KUALA LUMPUR: Malaysia Anti-Corrruption Commission (MACC) Chief Commissioner Datuk Seri Ahmad Said Hamdan has resigned — five months ahead of his retirement in May. His deputy Datuk Abu Kassim Mohammed succeeds him as the new Chief Commissioner from Jan 1.
In a statement yesterday, Chief Secretary to the Government Tan Sri Mohd Sidek Hassan said Ahmad Said had written a letter requesting that his tenure be shortened to the end of this month.
“It was supposed to end on May 25, 2010,” he said. “The Government would like to thank him as he has managed to lead the commission with excellence and performed his task admirably.”
Mohd Sidek said the Yang di-Pertuan Agong had consented to Abu Kassim heading the commission.
The MACC has, of late, come under fire over its interrogation procedures following the death of Teoh Beng Hock.
The DAP political aide was found dead on the 5th floor of Plaza Masalam in Shah Alam. He had earlier been questioned at the Selangor MACC office, which is located on the 14th floor of the building.
Thanking the Government for letting him helm the Anti-Corruption Agency (ACA), which was later renamed the MACC earlier this year, Ahmad Said said the time was right for him to retire after serving for almost 35 years.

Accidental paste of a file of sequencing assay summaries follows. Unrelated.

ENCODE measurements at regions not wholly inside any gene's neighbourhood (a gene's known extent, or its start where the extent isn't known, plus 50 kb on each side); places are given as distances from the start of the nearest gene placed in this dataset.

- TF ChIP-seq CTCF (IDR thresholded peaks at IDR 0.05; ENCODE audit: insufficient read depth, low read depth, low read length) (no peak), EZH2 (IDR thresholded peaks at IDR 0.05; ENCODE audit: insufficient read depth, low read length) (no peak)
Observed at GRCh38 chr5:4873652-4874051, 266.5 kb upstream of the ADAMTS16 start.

“The commission is in the good hands of Abu Kassim, a man very capable of leading the MACC,” said the 58-year-old.
“He has vast experience and knowledge in combating the very difficult fight against corruption.”
Ahmad Said said he had no regrets whatsoever in joining the commission and leaving it before his tenure expired.
He said he would continue to assist the MACC if they required his advice.
Abu Kassim, 49, thanked the Government for his appointment and vowed to carry out his duties without fear or favour.
“This is a very tough job and I will need the support of everyone — not only from those in the MACC but most importantly the public,” he said. “The MACC can only be effective if we have the public rallying behind us,” he said.